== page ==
UN agency calls for probe of schoolgirl poisonings in Iran
The U.N The cultural agency on Wednesday expressed concern over the suspected poisoning of thousands of schoolgirls Iran and demanded an investigation. Hundreds of thousands of students at mostly girls’ schools have reported being sickened by the toxic fumes in incidents that occurred before November. No casualties have been reported.
It is unclear if any chemicals were used. No one has claimed responsibility for the attacks and authorities have not identified any suspects. Unlike neighboring Afghanistan, Iran has no history of religious extremism targeting girls’ education.
UNESCO “urges a thorough investigation and immediate actions to protect schools and facilitate the return of affected students,” the agency tweeted. UNESCO chief Audrey Azoulay said, “I am deeply concerned by the reports of poisoning of schoolgirls in Iran over the past three months. This is a violation of their right to a safe education.”
Iranian officials say they are investigating the incidents, and Supreme Leader Ayatollah Ali Khamenei has called for severe punishment for anyone found responsible.
But authorities have tightened restrictions on independent media, arresting journalists, activists and others for speaking out about the alleged poisoning.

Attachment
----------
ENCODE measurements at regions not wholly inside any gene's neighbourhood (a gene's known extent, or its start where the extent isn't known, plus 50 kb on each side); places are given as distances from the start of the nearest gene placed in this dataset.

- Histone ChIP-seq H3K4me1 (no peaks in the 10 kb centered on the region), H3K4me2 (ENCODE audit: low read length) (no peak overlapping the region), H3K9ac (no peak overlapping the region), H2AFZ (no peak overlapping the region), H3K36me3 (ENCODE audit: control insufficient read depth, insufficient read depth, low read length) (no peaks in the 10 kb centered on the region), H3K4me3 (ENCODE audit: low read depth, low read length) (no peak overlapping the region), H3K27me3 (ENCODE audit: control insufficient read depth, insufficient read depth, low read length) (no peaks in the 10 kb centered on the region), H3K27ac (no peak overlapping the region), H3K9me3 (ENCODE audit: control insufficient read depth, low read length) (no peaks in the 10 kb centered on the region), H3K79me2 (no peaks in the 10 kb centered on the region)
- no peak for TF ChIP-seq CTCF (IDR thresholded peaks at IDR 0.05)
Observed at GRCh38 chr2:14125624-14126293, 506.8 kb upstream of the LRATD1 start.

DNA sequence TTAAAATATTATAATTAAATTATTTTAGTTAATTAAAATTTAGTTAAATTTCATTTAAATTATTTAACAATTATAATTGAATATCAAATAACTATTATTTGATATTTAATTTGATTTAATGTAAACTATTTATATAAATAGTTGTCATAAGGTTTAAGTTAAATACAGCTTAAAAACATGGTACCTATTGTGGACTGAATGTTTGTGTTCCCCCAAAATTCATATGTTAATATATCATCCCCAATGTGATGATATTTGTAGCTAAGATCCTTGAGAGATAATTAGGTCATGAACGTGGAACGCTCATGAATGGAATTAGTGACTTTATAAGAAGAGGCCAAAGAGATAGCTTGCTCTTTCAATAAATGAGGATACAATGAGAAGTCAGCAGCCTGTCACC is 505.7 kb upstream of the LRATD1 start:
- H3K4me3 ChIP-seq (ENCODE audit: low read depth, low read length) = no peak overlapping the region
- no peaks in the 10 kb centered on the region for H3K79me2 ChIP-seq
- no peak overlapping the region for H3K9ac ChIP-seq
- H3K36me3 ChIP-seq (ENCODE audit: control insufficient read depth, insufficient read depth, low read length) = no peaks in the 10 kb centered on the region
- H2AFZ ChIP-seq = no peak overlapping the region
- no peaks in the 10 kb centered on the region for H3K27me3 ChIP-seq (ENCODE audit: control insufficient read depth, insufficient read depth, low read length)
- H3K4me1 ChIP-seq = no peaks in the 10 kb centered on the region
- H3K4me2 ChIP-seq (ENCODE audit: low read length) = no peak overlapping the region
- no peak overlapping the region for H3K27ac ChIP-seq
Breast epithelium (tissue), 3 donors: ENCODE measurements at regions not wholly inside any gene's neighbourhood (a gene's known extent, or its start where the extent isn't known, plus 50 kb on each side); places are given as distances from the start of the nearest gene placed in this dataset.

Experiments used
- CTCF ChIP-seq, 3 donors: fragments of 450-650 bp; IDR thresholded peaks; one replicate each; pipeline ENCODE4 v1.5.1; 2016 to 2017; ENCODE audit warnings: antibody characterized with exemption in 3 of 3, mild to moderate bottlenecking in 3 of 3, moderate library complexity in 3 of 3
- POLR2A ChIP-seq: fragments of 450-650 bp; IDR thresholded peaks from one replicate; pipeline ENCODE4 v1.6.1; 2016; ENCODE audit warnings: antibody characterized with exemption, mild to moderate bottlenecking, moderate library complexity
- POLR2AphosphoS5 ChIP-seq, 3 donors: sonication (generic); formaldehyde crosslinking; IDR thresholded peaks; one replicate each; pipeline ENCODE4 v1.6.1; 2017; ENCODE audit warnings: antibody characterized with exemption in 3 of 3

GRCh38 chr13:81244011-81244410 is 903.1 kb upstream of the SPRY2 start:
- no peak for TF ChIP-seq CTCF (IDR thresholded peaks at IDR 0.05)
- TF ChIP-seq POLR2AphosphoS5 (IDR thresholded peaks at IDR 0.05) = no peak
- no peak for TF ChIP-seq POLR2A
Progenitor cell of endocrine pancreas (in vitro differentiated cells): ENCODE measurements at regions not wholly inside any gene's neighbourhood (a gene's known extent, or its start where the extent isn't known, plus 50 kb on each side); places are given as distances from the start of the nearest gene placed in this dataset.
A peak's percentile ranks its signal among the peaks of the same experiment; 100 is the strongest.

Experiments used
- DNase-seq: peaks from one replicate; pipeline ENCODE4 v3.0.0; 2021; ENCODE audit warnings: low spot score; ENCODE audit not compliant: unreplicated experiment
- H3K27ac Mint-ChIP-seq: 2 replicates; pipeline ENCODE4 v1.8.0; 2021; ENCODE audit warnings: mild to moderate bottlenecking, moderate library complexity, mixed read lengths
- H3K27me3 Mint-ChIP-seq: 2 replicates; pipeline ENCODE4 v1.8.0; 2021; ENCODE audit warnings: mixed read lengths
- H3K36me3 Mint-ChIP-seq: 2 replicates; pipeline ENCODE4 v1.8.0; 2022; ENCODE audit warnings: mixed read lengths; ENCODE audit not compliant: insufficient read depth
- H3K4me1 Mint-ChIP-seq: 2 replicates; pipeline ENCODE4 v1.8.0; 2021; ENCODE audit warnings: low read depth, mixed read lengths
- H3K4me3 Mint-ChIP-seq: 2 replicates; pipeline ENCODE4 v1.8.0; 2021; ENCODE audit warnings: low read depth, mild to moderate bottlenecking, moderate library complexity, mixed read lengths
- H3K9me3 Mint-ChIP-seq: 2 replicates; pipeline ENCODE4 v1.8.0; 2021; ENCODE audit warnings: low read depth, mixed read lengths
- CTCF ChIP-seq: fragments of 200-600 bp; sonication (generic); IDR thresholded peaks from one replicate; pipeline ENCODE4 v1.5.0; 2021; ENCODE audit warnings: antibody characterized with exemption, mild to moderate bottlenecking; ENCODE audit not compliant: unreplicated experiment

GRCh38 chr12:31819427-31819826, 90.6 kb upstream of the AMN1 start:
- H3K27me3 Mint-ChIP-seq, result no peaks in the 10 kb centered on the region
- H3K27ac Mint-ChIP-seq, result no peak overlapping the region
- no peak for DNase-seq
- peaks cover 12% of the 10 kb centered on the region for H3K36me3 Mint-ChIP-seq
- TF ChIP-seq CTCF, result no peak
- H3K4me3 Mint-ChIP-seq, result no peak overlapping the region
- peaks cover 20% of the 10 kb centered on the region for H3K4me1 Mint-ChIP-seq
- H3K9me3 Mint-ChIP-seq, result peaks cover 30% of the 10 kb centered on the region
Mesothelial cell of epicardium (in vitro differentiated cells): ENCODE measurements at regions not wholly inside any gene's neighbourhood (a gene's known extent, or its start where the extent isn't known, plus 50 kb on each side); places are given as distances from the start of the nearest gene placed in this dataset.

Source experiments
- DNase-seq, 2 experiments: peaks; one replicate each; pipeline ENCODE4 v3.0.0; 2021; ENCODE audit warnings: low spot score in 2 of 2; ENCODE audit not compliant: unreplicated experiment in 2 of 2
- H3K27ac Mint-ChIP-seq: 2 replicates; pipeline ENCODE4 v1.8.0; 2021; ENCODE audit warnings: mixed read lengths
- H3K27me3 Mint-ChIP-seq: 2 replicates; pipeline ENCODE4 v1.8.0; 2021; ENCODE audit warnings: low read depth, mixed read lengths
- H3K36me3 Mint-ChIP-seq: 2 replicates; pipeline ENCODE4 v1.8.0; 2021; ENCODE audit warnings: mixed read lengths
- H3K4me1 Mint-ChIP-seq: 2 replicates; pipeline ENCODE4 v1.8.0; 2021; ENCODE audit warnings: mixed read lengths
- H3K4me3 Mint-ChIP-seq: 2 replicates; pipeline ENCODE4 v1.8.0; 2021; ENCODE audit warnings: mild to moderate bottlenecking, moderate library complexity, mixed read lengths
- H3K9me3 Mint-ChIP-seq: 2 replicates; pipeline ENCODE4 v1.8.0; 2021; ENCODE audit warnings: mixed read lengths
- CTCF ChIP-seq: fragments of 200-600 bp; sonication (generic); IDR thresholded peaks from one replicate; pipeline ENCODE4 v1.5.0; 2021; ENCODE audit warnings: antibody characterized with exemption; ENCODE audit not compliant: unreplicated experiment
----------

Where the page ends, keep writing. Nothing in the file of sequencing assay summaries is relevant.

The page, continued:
This has made it difficult to determine the scope and nature of the crisis.
Iran had already been imposing heavy media restrictions amid a wave of anti-government protests in recent months that stemmed from the death in September of a young woman detained by morality police.
Also Read: Those Who Poisoned Schoolgirls Deserve Death: Iran’s Supreme Leader Khamenei
Iran’s clerical rulers force women to dress conservatively and cover their hair in public but have never objected to the education of women and girls. Some Iranian officials have suggested, without evidence, that the protests and poisoning allegations are part of a foreign conspiracy to foment unrest.
Videos circulating online showed teachers protesting the suspected poisonings in several cities on Tuesday. Meanwhile, Iran’s Interior Ministry has announced arrests in six provinces linked to suspected poisoning.
But its statement focused on the man accused of making a video that was sent to “hostile media” and said three others were active in recent protests.
Iran has described some of the alleged poisonings as episodes of “hysteria”.
The World Health Organization documented a similar incident in Afghanistan from 2009 to 2012, when hundreds of girls across the country complained of strange smells and poisoning.
No evidence was found to support the suspicions, and the WHO said it appeared to be a “major mental illness”.
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